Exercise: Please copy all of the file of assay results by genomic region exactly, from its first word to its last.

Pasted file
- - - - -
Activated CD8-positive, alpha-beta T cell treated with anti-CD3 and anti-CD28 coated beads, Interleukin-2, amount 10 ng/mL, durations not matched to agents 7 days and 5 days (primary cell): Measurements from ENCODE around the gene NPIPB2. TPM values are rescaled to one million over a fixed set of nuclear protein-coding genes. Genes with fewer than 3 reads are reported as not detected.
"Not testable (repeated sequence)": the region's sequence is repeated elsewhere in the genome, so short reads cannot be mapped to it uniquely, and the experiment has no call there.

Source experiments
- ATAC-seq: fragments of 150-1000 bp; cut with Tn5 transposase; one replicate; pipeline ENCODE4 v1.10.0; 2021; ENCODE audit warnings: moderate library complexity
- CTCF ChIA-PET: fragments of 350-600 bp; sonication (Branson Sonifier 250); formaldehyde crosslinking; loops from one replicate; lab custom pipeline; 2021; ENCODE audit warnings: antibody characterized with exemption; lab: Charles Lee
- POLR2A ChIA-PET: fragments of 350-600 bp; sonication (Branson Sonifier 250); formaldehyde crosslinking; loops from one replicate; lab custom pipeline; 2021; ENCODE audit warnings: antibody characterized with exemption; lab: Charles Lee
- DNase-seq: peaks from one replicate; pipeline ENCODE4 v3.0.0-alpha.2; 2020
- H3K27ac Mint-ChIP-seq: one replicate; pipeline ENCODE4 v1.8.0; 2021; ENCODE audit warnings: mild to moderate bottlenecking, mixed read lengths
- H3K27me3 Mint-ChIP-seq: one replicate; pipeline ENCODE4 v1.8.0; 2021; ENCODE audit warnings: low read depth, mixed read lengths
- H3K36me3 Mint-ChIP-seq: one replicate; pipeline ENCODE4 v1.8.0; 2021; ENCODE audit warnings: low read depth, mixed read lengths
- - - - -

Activated CD8-positive, alpha-beta T cell treated with anti-CD3 and anti-CD28 coated beads, Interleukin-2, amount 10 ng/mL, durations not matched to agents 7 days and 5 days (primary cell): Measurements from ENCODE around the gene NPIPB2. TPM values are rescaled to one million over a fixed set of nuclear protein-coding genes. Genes with fewer than 3 reads are reported as not detected.
"Not testable (repeated sequence)": the region's sequence is repeated elsewhere in the genome, so short reads cannot be mapped to it uniquely, and the experiment has no call there.

Source experiments
- ATAC-seq: fragments of 150-1000 bp; cut with Tn5 transposase; one replicate; pipeline ENCODE4 v1.10.0; 2021; ENCODE audit warnings: moderate library complexity
- CTCF ChIA-PET: fragments of 350-600 bp; sonication (Branson Sonifier 250); formaldehyde crosslinking; loops from one replicate; lab custom pipeline; 2021; ENCODE audit warnings: antibody characterized with exemption; lab: Charles Lee
- POLR2A ChIA-PET: fragments of 350-600 bp; sonication (Branson Sonifier 250); formaldehyde crosslinking; loops from one replicate; lab custom pipeline; 2021; ENCODE audit warnings: antibody characterized with exemption; lab: Charles Lee
- DNase-seq: peaks from one replicate; pipeline ENCODE4 v3.0.0-alpha.2; 2020
- H3K27ac Mint-ChIP-seq: one replicate; pipeline ENCODE4 v1.8.0; 2021; ENCODE audit warnings: mild to moderate bottlenecking, mixed read lengths
- H3K27me3 Mint-ChIP-seq: one replicate; pipeline ENCODE4 v1.8.0; 2021; ENCODE audit warnings: low read depth, mixed read lengths
- H3K36me3 Mint-ChIP-seq: one replicate; pipeline ENCODE4 v1.8.0; 2021; ENCODE audit warnings: low read depth, mixed read lengths